Happy Halloween!

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  7. Happy Halloween to you too, Yolanda! I don't think that Helen and Frankie are fated to become an item. I do hope that Frankie finds love one day, the poor lonely creature. I wonder what fate Mary Shelley imagined for her monster?

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  8. Glad to see Frankenstein is still alive and well on Halloween. When I was a kid he was one of the most popular costumes.

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    1. Hi Stephen, great to have you on board! I don't think Frankenstein ever goes out of fashion!

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  9. Hi Jenny. Very cleverly done. I love the similes, descriptions and allusions. The suspense was certainly there! Love the Aussie outback feel and references. Is this part of a longer piece, or did you pen it just for the challenge? It could certainly be part of a larger story.

    Thank you for participating in the WEP challenge again. Your stories are always unique!

    And sorry I'm so late popping by. Have been very busy under the surgeon's knife (melanoma!)

    Denise :)

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    1. Hi Denise and welcome! Very sorry to hear you've been suffering the dreaded skin cancer. Hope you are not too uncomfortable and the surgery not unduly invasive. Get well soon!
      Glad you enjoyed this story. Its not part of a longer story. Thank you for being such a wonderful hostess on this Halloween tour, I do so enjoy it.

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  10. Wow, Jenny this was very well done. I was right there and even though I didn't know some of the things you referred to, the different words helped set the scene in that it placed it somewhere I wasn't familiar with. Good job and thanks for sharing!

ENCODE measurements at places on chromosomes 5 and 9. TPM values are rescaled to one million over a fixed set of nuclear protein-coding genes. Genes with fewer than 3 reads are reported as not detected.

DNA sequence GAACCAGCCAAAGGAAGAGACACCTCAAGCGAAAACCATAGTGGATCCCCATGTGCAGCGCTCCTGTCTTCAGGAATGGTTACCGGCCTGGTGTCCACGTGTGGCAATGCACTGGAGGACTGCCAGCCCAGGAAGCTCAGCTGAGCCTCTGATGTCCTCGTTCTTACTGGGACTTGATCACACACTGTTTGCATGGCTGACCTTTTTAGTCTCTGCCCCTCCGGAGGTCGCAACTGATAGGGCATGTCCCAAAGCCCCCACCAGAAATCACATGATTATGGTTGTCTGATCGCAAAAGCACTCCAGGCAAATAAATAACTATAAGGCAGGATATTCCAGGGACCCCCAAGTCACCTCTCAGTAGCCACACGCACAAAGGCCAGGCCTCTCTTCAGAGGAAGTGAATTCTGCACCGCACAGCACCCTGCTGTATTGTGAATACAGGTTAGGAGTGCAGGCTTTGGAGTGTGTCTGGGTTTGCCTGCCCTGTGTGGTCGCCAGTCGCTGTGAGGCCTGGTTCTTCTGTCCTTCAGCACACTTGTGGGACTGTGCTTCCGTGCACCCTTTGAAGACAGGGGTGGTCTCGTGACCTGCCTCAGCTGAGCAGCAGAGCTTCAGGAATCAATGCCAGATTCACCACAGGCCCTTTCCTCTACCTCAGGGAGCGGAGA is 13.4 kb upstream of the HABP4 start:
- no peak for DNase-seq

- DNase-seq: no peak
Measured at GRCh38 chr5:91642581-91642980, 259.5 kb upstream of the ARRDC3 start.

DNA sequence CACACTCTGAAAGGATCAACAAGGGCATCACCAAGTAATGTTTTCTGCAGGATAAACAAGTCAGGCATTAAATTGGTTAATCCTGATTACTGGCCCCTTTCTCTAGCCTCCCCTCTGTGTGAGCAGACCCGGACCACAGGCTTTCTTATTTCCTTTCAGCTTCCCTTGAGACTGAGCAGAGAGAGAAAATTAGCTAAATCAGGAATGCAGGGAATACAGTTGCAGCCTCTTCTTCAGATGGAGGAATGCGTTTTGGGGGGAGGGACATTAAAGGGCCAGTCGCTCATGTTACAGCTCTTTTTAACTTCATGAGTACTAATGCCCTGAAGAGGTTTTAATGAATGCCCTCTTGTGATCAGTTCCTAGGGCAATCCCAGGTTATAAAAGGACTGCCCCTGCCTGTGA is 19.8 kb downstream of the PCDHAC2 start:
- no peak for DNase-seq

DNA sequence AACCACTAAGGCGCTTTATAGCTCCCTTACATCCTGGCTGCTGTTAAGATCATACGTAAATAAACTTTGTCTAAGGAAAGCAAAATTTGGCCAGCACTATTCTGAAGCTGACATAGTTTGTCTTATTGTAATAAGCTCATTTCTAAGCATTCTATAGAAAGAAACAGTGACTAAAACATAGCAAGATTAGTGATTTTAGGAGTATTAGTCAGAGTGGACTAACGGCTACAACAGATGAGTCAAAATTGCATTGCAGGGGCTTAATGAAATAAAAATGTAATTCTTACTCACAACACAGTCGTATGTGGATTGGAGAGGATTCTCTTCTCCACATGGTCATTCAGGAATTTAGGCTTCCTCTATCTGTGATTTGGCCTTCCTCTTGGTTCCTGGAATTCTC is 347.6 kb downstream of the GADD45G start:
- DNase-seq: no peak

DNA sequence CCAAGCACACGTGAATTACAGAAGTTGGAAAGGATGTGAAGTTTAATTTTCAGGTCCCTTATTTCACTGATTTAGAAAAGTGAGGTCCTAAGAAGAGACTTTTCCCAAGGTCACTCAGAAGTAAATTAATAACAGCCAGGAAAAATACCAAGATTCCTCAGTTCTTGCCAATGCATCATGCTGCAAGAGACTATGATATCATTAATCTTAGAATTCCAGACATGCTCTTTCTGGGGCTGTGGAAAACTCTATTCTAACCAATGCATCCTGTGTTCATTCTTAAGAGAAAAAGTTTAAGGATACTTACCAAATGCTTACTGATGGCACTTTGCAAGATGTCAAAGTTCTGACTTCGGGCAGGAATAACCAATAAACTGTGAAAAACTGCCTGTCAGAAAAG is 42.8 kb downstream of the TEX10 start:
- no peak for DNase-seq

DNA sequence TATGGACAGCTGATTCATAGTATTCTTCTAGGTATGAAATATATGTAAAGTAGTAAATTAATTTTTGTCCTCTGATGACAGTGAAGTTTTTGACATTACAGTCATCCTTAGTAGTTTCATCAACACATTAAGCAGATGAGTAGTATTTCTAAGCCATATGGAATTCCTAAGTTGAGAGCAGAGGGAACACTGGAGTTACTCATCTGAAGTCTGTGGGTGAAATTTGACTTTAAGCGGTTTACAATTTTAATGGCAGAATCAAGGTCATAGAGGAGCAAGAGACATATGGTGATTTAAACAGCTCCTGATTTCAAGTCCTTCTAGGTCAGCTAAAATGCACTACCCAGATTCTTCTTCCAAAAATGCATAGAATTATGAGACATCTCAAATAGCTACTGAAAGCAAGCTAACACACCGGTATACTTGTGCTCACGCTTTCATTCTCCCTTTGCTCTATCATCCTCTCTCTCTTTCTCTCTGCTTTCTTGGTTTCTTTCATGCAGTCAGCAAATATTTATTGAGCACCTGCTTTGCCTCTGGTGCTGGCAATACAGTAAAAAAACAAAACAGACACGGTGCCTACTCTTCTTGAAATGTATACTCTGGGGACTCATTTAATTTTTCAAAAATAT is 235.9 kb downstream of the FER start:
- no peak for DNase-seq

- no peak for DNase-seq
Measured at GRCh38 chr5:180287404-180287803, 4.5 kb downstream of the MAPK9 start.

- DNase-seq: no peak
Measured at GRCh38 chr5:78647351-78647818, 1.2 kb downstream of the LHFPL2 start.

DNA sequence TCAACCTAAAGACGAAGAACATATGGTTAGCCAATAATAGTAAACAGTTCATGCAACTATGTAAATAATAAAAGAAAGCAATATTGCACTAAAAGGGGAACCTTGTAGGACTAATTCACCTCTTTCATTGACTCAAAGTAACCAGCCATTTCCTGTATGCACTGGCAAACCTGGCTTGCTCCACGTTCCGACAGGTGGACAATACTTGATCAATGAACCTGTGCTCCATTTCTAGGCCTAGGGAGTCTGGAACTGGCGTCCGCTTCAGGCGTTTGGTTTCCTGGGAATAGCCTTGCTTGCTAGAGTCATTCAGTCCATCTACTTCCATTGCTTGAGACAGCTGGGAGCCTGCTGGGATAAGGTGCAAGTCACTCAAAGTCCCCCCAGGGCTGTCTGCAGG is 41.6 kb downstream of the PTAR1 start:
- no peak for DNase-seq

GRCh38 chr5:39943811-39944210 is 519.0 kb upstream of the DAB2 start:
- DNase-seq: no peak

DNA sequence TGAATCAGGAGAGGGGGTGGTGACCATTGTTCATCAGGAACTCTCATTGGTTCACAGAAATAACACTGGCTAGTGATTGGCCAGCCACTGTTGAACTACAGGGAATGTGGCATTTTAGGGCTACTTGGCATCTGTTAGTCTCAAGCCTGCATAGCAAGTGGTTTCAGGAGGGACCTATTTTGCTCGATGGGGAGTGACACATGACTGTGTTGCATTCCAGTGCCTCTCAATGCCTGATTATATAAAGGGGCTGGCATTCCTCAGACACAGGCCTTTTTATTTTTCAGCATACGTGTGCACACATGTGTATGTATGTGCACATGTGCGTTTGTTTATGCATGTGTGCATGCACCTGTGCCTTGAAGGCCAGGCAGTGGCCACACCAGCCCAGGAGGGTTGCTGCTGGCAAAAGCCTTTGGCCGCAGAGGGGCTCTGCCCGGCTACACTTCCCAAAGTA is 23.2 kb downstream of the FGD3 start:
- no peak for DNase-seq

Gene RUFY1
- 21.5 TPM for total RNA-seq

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    1. Gosh Lisa, thank you. I really love this Haunted blog, so many different takes on a theme. Fantastic. to see you again. Happy writing !

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  11. Quite scary to be stuck in that storm and with the horse too. Nice twist towards the end. Great story.

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    1. Hi Sally, thanks for dropping by. Pleased you enjoyed my offering.

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  12. I've been in such downpours and lightning. No fun! Sally is right: great twist at the end. She was lucky she hadn't run into Drac U. Lah!

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    1. LOL! I think poor Helen was traumatized enough without wishing any more monsters on her! Great to have you aboard the ghost train Roland.

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  13. Hi Jenny
    I could feel the cold. Descriptions were great and the struggle had just the right amount of tension. I can't help wonder what happened to the horse. I'm glad Frank showed up, though I might have wet my pants if I'd been her. Well written.
    Nancy

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    1. Hi Nancy, lovely see you. Have to agree, I think I'd have probably succumbed to a stroke under the circumstances! Just as well Helen's made of sterner stuff. Let me reassure you that Sesame made it home unscathed!

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  14. Loved the excellent descriptions. Great writing.

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  15. Thank you, glad you enjoyed. . Hope your Halloween was haunted!